Sunday, August 2, 2015

Lotus Slippers

If You Want to be Beautiful, You Must Suffer –French saying

For centuries every culture supported customs that were considered indicative of social status, power and/or physical beauty.  Many of these customs were achieved with a certain amount of discomfort , many with considerable pain. Scarification (small, superficial incisions creating patterns of scars on the skin), tattoos, piercings and the use of toxic cosmetics are commonly noted.

  One of the most excessive of these practices was the breaking and binding of the feet of young girls in China.  Foot- binding began as early as 900, remaining the custom of royalty and rich nobility until the end of the 17thC.  From that time until the practice was officially banned by the 1911 revolutionary government, millions of young girls from every socioeconomic background were subjected to excruciating pain and permanent deformity.  Not all Chinese practiced this custom (the Manchu did not practice this, the Han did).   The daughters of poor farmers were important laborers and were spared (if you cannot walk, you cannot toil).

The actual binding began when a girl reached the age of 4-7 years, when her bones were still flexible.  The feet were soaked in solutions containing various herbs and other ingredients according to secret family recipes. The four small toes were bound against the sole of the foot after breaking of the arch of the foot, while the big toe was left exposed.  Strips of cotton cloth were used to tightly bind the feet.  The child would then have to don a tiny pair of shoes (usually made by her mother).  The bindings were changed at regular intervals, more tightly wound each time, the shoes becoming smaller and smaller.  The practitioners of foot-binding might have been the female relatives of the child, or a professional might be employed.  It would take two years for the feet to be shaped into an unopened lotus flower bud.  In realty the foot did not so much resemble a flower but a misshapen mass of crushed bones.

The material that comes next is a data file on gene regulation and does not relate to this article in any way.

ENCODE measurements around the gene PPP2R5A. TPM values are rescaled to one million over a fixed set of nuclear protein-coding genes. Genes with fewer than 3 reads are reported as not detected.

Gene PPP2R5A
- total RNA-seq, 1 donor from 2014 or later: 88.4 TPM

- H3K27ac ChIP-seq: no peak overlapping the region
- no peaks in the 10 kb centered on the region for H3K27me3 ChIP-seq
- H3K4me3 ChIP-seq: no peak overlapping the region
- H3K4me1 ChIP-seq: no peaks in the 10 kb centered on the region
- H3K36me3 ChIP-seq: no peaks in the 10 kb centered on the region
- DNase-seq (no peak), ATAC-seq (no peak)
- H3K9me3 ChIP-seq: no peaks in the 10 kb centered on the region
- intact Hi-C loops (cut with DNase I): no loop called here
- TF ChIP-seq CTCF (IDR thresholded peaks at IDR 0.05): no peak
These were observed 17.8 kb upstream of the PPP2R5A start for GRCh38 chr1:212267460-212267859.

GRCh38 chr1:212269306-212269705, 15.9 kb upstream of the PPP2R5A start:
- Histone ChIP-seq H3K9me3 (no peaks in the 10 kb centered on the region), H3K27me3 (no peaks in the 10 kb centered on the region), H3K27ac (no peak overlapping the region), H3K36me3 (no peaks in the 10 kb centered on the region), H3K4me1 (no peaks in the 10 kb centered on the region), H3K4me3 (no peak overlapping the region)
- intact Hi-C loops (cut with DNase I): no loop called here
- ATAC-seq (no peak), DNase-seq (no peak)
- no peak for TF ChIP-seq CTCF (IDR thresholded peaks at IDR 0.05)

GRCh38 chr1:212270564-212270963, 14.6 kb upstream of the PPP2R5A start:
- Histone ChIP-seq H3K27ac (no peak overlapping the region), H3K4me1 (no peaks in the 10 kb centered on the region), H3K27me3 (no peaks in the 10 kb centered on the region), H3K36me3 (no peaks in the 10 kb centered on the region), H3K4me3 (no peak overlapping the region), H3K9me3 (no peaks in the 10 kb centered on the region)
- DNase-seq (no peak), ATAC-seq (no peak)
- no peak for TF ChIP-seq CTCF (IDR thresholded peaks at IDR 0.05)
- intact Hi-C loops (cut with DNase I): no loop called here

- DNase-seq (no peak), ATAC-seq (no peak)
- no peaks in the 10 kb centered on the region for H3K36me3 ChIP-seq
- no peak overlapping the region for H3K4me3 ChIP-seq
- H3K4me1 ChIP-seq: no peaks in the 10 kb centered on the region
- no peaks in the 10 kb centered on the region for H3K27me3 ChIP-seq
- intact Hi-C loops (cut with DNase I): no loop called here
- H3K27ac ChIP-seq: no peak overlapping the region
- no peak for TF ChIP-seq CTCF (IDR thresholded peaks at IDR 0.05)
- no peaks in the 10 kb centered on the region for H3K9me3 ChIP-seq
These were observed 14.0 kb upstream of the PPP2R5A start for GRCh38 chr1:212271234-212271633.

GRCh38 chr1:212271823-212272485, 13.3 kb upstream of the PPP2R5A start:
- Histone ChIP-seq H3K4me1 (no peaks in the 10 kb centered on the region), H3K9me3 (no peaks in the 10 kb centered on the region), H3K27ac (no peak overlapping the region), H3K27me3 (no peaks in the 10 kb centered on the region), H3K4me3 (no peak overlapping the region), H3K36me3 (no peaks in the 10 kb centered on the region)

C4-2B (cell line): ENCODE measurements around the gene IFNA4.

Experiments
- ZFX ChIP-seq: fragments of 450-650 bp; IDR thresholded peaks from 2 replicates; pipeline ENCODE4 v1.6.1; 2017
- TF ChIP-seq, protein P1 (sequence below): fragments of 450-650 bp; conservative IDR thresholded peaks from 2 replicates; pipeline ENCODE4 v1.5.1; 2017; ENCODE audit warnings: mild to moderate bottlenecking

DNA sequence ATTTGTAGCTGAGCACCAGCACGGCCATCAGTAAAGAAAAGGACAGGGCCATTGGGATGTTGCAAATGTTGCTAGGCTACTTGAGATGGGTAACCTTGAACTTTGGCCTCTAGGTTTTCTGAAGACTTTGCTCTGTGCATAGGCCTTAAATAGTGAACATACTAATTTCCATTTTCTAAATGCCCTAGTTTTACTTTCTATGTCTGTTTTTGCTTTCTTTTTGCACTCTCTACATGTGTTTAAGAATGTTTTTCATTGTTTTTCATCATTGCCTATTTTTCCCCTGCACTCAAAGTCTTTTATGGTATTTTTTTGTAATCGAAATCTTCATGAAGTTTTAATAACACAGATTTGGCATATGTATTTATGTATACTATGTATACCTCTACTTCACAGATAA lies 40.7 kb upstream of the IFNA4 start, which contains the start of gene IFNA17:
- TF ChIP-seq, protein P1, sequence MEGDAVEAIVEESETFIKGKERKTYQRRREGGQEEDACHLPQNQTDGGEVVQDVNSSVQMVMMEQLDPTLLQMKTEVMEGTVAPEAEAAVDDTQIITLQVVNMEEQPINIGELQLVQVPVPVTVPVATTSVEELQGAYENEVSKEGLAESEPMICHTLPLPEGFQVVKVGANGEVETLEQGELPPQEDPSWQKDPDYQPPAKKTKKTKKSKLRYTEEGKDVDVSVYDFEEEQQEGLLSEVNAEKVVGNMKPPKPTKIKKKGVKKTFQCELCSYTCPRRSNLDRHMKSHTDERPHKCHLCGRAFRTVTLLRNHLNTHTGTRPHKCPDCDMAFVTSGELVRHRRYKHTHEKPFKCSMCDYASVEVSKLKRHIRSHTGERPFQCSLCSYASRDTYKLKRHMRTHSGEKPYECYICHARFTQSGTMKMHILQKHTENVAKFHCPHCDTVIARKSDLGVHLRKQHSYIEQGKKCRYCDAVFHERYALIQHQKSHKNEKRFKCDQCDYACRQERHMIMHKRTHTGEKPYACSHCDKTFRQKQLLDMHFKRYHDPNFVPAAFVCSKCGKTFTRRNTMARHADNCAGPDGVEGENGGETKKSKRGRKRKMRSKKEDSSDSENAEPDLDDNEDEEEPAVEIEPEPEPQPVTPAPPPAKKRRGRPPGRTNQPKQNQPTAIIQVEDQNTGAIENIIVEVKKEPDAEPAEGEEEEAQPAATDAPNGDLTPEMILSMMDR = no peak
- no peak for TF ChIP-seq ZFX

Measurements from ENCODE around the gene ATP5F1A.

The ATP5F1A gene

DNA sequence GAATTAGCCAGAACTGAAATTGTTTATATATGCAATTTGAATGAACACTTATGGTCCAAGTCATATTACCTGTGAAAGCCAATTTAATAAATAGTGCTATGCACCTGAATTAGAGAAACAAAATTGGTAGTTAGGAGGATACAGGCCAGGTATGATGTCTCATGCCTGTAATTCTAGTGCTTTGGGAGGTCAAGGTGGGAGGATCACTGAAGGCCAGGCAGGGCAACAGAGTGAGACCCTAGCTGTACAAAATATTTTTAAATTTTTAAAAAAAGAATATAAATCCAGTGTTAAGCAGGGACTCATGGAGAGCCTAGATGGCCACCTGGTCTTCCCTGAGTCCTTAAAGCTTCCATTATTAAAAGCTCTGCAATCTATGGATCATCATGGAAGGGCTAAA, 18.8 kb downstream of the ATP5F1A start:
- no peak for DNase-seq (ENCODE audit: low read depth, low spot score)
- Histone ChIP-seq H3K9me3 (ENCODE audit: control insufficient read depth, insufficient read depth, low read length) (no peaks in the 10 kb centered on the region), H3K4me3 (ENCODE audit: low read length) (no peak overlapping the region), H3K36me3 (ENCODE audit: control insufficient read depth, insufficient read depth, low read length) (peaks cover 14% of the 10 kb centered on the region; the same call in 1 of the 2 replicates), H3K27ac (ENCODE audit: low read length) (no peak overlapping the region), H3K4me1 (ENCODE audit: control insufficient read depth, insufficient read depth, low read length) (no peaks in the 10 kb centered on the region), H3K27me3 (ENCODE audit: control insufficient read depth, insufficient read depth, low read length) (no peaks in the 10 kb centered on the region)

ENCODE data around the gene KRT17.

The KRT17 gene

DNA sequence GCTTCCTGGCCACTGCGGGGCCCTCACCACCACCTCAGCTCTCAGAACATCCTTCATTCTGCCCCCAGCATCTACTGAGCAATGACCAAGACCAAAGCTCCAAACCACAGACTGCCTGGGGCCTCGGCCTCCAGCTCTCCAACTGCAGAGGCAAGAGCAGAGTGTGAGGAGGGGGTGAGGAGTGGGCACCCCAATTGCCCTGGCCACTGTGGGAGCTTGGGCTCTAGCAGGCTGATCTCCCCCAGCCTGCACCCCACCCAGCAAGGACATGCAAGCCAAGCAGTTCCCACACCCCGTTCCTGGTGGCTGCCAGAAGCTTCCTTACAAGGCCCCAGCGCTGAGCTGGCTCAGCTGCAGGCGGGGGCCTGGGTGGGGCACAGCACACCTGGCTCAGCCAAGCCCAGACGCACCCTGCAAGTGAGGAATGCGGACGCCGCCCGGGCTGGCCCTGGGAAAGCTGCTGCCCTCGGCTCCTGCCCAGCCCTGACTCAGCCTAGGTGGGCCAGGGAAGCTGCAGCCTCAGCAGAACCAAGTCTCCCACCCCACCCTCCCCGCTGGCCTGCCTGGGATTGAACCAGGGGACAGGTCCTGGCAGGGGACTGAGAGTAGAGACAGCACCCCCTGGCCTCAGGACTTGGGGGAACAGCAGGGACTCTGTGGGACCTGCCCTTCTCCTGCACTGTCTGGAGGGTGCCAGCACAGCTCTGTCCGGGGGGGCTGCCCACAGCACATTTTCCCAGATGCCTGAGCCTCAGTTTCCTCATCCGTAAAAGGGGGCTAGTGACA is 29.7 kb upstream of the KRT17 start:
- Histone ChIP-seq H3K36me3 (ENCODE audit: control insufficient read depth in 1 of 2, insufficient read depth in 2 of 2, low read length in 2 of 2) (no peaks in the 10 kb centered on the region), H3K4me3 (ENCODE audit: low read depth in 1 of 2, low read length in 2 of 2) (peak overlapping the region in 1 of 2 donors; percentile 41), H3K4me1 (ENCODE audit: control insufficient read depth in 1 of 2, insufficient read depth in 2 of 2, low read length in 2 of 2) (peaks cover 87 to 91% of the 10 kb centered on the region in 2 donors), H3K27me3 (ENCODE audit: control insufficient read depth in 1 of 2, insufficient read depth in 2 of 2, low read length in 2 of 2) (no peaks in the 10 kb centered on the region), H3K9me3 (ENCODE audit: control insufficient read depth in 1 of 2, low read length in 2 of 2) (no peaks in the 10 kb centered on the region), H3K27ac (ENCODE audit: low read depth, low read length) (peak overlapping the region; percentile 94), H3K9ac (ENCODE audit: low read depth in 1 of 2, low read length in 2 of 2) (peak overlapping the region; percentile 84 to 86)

Foot-binding left the women  virtual captives in their house, frequently they could only walk with very short, mincing steps, and needed to be carried or transported by carriage or cart when outside.  Obviously, male dominance was one factor, but not the only one.  Small, bound feet ( as small as 3 inches) were considered symbols of beauty, family status, mariageablilty and duty.  

Splendid Slippers- A Thousand Years of an Exotic Tradition, Beverly Jackson, 
Ten speed Press, Berkeley, California, 1997

To cover their deformity, girls and women made exquisite miniature shoes of the richest material they could afford.  Tradition patterns and symbols were embroidered with silken threads.  Even the soles were often patterned as they would show very little wear. These slippers have great aesthetic qualities and showcase great talents of the girls for embellishment.  However, they also represent the great pain and life-long deformity associated with this practice.

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